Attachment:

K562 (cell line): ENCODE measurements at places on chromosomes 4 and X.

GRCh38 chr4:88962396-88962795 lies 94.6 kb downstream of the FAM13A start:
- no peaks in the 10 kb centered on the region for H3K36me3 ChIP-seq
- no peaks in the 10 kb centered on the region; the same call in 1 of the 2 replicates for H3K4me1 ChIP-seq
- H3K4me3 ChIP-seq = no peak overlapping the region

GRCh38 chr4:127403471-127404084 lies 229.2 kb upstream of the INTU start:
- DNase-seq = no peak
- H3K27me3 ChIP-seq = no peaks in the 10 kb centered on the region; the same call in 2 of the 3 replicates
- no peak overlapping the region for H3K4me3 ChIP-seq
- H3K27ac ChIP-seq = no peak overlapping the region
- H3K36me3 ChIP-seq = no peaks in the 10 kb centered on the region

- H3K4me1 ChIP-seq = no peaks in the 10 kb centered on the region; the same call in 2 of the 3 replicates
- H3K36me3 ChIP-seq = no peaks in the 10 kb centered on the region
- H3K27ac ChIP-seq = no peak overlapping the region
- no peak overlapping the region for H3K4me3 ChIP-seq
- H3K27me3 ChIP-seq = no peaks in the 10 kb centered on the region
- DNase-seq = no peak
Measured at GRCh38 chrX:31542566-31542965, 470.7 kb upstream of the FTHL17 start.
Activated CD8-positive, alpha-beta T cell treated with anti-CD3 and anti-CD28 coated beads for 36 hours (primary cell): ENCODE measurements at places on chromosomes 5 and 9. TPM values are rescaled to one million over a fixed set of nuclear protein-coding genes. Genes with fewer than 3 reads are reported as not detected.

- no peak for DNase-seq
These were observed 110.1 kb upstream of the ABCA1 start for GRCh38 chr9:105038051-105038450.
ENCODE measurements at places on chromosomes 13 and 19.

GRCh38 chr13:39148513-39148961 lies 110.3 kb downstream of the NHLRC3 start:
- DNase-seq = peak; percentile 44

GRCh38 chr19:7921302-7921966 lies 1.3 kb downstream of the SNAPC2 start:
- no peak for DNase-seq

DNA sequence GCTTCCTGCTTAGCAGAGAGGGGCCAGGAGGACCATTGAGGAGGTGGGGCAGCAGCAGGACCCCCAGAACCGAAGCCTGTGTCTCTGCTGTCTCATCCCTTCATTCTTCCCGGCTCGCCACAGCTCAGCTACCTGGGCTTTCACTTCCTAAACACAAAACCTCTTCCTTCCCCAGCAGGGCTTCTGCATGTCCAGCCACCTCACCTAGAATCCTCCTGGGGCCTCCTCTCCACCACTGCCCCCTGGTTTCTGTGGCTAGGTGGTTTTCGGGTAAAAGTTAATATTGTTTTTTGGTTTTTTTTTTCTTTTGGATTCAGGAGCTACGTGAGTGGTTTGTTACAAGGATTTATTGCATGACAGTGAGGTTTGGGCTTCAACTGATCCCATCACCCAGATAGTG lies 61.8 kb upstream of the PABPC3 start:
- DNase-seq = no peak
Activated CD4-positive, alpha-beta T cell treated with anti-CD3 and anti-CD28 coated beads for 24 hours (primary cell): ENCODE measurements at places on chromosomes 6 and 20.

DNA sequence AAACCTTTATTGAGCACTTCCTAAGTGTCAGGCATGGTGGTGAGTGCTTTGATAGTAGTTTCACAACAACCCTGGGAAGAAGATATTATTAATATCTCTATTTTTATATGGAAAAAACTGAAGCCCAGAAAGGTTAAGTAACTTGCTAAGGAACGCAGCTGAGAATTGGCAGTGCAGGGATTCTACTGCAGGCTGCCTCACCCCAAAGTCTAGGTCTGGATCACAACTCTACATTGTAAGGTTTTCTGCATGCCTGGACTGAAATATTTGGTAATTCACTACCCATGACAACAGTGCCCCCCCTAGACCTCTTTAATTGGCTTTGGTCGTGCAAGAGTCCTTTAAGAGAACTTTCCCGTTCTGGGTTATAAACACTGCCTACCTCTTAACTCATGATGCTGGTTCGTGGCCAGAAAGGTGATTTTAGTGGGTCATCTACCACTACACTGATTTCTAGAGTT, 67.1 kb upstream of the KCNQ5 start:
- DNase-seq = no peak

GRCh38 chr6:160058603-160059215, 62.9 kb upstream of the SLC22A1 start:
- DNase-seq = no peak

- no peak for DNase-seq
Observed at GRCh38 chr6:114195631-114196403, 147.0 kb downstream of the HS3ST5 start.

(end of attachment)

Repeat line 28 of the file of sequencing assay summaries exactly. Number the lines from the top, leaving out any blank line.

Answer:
- DNase-seq = no peak